“One of the plans is to implement a carbon tax, which is a good idea, it was just sold horribly previously.” Supporting green jobs related to clean energy and low emission cars is also part of the NDP mandate.
“Canada has always had a reputation as peace keepers, peace builders around the world, a reputation that has been eroding over the past several years.”
Canada’s role in the international community is one that Alan says needs to reflect a culture of peace keeping. “It should be in providing development aid, providing disaster relief aid; that should be our priority.”
“With relation to NAFTA, we have to make sure that the interest of Canadians are still being protected, specifically in a more economic sense in our sovereignty of our energy and our water.”
The Laurier Campus Greens represent the growing power of the Green Party of Canada. President of the club Griffin Carpenter discussed the party’s policies including environmental advocacy. The Laurier Campus Greens launched three years ago and has proudly submitted two passing policies at the Green Party convention.
Although the Green Party failed to secure any seats in the House of Commons, the current minority government has still benefited the party. Other parties are becoming aware with the increasing support for the Greens that Canadians want politicians to address environmental issues.
“You don’t waste a good crisis.”
“The Green Party advocates for building a green economy…. an economy based on renewable energies and sustainable communities.”
A proposal in February was made for changes to EI. “The problem with it is … about access because most Canadians don’t qualify right now. “
Carpenter supported the KIP initiative but noted that more funding is needed. “We’re moving to a knowledge-based economy, and most of the new jobs that are being created are based around knowledge. University is the place where you learn these skills.
“The Green Party is the only major party to oppose the GM auto bailout. If it’s about stimulating the economy, GM is not a good company to do that.”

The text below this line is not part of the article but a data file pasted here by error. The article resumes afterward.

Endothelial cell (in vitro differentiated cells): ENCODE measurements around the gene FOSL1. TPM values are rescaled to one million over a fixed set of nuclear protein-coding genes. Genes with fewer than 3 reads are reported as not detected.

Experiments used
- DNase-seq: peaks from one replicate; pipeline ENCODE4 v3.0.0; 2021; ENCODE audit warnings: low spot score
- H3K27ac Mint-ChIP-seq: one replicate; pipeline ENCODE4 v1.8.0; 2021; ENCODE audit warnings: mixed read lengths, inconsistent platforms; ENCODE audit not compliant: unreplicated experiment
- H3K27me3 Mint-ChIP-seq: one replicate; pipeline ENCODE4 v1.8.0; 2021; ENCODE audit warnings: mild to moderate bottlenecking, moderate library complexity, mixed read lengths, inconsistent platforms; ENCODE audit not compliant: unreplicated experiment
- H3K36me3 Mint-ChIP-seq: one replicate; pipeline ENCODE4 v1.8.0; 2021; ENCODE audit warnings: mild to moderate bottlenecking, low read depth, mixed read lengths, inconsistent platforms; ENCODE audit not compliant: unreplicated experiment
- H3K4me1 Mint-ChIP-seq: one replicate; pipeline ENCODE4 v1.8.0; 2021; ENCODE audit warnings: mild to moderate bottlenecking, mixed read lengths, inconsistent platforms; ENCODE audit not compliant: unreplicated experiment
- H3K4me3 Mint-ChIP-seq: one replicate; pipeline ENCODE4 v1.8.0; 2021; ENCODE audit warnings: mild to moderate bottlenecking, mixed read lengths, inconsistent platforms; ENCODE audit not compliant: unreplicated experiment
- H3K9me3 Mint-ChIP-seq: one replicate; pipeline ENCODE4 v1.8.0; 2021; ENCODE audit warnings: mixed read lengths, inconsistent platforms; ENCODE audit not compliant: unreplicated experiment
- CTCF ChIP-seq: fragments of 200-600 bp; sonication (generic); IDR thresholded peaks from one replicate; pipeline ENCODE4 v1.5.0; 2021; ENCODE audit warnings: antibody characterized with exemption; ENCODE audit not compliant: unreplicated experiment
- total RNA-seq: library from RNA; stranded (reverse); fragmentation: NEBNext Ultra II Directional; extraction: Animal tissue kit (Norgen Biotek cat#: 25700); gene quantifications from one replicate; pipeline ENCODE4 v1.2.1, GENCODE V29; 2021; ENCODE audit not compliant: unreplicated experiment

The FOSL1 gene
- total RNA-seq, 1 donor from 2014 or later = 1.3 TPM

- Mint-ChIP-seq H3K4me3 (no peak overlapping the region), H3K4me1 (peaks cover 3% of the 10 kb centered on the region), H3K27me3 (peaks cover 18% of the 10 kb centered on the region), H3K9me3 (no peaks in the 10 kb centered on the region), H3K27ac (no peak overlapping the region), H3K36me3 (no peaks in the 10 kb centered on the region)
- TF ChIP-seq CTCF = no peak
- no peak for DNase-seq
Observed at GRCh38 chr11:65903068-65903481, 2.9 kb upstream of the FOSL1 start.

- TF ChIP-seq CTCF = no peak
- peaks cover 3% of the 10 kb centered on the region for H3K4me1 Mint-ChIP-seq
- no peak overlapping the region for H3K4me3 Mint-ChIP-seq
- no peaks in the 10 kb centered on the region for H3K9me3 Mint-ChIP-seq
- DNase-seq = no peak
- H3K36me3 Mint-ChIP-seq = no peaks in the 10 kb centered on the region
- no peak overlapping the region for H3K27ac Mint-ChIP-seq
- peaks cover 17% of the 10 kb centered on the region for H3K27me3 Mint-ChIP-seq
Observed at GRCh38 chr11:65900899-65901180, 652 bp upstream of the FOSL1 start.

Carpenter suggested funding homegrown Zen Automotives, which develops electric cars.
Concerning the job losses at GM, Carpenter noted the issue of severe job losses hitting the forestry industry in Western Canada that have been ignored.
“There seems to be a lack of geographical justice. Politics seems to be mattering more than the actual affects of the recession.”
Addressing climate change is the key principle underlying the policies of the Green party.
“Besides the green stimulus plan, the most important policy change in addressing climate change is for the government to put a price on carbon.”
To put carbon taxes into perspective, Carpenter discussed the taxes implemented on cigarettes.
“The government is going to tax those who incur those costs…. We need to be responsible for the damages that we are doing.”
“We have a moral obligation to provide for those countries that are suffering from our carbon emissions and our oil addiction.”
According to Carpenter the green stimulus plan would support an increase in consumption and promote the global economy. Forgiving the debts of developing nations is also necessary to redirect their spending for national development.
Carpenter spoke in opposition of protectionist policies. “The government should be working closely with American administration to relieve any of those calls of ‘Buy American.’”